HiRISE Updates Week of 2018 Jun 11

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HiRISE Updates Week of 2018 Jun 11

Post by bystander » Tue Jun 12, 2018 4:27 pm

Ingrid Daubar wrote:

Bang and Whoosh! (ESP_054066_1920)

This HiRISE image captures a new, dated (within about a decade) impact crater that triggered a slope streak. When the meteoroid hit the surface and exploded to make the crater, it also destabilized the slope and initiated this avalanche.

The crater itself is only 5 meters across, but the streak it started is 1 kilometer long! Slope streaks are created when dry dust avalanches leave behind dark swaths on dusty Martian hills. The faded scar of an old avalanche is also visible to the side of the new dark streak.

NB: Cutouts have been rotated so north is downward.
Candy Hansen wrote:

Dust and Frost (ESP_053129_2650)

Sand dunes in the north polar regions of Mars show light coatings of pale orange dust blown partially across the dark basaltic sand. Around the edges of the dunes, patches of seasonal dry ice remain.

These patches will be gone soon as they sublimate (turn from ice to gas) in the summer sun. Some blocks of ice are visible at the foot of an alcove formed by a sand avalanche down the slipface of the dune.
Alfred McEwen wrote:

A Volcano of Mud or Lava? (ESP_054649_1665)

This image shows a hill with a central crater. Such features have been interpreted as both mud volcanoes (really a sedimentary structure) and as actual volcanoes (the erupting lava kind). They occur on the floor of Valles Marineris below a closed topographic contour that could have held a lake, and the compaction of wet sediments may have created mud volcanoes.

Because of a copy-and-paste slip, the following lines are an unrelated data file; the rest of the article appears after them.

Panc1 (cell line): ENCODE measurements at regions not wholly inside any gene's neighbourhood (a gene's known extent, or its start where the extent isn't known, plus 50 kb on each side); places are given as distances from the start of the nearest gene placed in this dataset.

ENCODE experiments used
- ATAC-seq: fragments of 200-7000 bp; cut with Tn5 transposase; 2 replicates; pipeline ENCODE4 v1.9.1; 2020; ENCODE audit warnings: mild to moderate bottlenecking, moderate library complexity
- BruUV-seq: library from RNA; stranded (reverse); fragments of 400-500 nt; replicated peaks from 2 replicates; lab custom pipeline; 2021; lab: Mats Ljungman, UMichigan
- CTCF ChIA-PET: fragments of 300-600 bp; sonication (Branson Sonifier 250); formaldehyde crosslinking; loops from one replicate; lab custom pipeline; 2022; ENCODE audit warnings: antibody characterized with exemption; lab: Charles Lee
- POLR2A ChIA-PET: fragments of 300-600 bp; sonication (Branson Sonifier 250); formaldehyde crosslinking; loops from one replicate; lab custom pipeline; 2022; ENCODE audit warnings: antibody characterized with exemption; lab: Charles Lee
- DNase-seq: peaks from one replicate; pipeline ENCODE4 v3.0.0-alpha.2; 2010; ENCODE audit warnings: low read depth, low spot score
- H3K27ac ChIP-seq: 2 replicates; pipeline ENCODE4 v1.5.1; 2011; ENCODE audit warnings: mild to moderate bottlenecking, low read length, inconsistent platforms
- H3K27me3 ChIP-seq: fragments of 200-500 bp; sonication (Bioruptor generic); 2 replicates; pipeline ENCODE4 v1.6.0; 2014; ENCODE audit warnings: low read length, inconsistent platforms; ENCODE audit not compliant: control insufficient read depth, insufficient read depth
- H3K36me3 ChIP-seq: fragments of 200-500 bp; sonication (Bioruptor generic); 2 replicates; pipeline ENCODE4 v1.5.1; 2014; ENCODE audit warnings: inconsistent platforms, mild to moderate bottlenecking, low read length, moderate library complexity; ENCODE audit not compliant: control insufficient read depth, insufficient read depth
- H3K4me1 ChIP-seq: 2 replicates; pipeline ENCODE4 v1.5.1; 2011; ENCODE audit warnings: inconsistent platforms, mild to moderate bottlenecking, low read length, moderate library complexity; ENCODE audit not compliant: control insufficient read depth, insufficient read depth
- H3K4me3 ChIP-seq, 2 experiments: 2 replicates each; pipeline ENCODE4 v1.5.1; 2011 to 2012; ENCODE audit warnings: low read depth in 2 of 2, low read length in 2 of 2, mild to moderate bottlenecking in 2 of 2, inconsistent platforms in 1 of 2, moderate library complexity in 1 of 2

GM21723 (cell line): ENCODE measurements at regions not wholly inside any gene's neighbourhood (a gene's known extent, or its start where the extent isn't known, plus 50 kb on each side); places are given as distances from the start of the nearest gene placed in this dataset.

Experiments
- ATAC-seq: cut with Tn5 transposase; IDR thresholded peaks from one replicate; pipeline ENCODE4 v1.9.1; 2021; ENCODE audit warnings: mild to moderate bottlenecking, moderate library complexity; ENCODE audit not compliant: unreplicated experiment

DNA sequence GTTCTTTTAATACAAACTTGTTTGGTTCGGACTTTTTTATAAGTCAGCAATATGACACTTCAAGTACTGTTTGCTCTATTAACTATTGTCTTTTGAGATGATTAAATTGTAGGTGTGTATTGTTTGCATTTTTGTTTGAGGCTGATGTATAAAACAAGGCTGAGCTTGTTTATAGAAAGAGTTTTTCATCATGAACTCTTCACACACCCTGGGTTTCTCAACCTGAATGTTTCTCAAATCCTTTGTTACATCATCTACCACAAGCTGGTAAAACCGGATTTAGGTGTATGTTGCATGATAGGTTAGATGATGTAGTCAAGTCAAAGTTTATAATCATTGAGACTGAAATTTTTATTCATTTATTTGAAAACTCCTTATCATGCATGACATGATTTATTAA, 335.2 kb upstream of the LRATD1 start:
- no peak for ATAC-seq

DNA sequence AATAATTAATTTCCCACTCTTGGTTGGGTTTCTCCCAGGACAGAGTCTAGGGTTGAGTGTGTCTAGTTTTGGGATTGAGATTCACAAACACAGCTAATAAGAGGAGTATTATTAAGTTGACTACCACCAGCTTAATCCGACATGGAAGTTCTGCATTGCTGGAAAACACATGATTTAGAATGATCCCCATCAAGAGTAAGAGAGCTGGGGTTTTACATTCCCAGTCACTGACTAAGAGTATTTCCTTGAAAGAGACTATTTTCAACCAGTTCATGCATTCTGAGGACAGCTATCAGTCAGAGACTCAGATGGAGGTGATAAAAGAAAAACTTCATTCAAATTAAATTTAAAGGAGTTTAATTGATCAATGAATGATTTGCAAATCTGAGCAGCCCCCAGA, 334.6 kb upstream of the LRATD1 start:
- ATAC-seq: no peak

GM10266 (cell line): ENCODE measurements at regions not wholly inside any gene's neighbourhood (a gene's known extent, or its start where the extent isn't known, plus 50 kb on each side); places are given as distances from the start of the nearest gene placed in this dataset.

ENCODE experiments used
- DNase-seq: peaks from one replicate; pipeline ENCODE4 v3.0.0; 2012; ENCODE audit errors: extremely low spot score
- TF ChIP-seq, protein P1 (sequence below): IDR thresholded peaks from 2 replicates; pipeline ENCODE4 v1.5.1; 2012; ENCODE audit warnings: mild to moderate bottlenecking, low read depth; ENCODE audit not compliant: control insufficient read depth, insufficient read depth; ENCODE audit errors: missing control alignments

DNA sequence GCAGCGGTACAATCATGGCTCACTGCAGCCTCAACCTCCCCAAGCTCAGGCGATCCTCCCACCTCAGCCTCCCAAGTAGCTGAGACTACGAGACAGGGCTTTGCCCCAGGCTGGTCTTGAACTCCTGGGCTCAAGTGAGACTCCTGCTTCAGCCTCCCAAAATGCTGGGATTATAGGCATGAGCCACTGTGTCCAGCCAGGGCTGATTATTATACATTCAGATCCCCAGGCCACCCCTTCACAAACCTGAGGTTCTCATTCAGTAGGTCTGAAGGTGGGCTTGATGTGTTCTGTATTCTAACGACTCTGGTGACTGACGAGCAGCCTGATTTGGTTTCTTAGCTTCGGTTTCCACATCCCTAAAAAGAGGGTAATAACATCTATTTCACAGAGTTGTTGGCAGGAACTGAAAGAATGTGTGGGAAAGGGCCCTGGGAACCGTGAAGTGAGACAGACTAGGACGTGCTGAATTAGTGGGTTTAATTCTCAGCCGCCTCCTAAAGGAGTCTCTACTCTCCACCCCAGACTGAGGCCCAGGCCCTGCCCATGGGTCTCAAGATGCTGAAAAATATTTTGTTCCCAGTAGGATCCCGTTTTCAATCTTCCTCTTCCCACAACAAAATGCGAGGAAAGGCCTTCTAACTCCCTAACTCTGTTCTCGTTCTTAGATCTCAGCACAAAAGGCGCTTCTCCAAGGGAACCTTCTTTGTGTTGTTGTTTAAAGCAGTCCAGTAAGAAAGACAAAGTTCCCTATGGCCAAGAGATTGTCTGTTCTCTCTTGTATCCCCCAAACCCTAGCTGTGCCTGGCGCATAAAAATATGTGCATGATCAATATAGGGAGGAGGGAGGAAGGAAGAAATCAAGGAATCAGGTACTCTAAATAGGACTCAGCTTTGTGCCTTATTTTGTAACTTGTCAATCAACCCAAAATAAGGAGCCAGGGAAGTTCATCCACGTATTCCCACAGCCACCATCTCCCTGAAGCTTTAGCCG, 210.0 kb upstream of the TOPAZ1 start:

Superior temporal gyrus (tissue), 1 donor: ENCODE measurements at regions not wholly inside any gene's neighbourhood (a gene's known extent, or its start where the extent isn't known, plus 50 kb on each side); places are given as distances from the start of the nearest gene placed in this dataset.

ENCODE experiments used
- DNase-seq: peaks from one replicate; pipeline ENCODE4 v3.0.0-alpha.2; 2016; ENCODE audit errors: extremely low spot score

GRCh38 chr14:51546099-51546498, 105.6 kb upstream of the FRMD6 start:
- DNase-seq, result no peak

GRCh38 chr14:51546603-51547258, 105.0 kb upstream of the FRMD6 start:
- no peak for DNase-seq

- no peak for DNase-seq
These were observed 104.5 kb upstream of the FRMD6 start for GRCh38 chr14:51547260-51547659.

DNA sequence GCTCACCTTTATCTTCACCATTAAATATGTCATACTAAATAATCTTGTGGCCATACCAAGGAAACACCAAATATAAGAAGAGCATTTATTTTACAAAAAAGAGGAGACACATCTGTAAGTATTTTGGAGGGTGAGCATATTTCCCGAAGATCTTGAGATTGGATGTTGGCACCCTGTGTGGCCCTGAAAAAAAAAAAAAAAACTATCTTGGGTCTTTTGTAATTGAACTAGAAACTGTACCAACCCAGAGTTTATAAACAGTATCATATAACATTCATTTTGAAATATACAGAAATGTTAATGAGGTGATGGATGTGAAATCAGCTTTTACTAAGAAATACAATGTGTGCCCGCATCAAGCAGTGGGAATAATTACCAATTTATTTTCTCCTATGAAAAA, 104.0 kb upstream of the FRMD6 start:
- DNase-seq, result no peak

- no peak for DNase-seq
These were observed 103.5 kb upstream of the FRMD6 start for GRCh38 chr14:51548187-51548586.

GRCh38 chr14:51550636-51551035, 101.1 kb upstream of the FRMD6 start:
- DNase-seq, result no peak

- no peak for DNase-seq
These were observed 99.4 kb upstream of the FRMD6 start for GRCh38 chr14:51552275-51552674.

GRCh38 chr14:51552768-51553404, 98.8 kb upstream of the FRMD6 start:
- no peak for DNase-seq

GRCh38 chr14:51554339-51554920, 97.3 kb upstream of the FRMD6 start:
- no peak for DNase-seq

The fracture pattern of the bright flow unit surrounding the hill resembles mud cracks. However, there have also been observations from the CRISM instrument interpreted as high-temperature minerals, suggesting actual volcanism, although not necessarily at this location. Fine layers in the hill are consistent with either volcanism or mud flows.

Either way, this activity is relatively recent in geologic time and may mark habitable subsurface environments.
Candy Hansen wrote:

Once in a Blue Dune (ESP_053894_2295)

Sand dunes often accumulate in the floors of craters. In this region of Lyot Crater there is a field of classic barchan dunes.

Just to the south of the group of barchan dunes is one large dune with a more complex structure. This particular dune, appearing like turquoise blue in enhanced color, is made of finer material and/or has a different composition than the surroundings.

This is a stereo pair with ESP_053406_2295.

Credit: NASA/JPL-Caltech/University of Arizona

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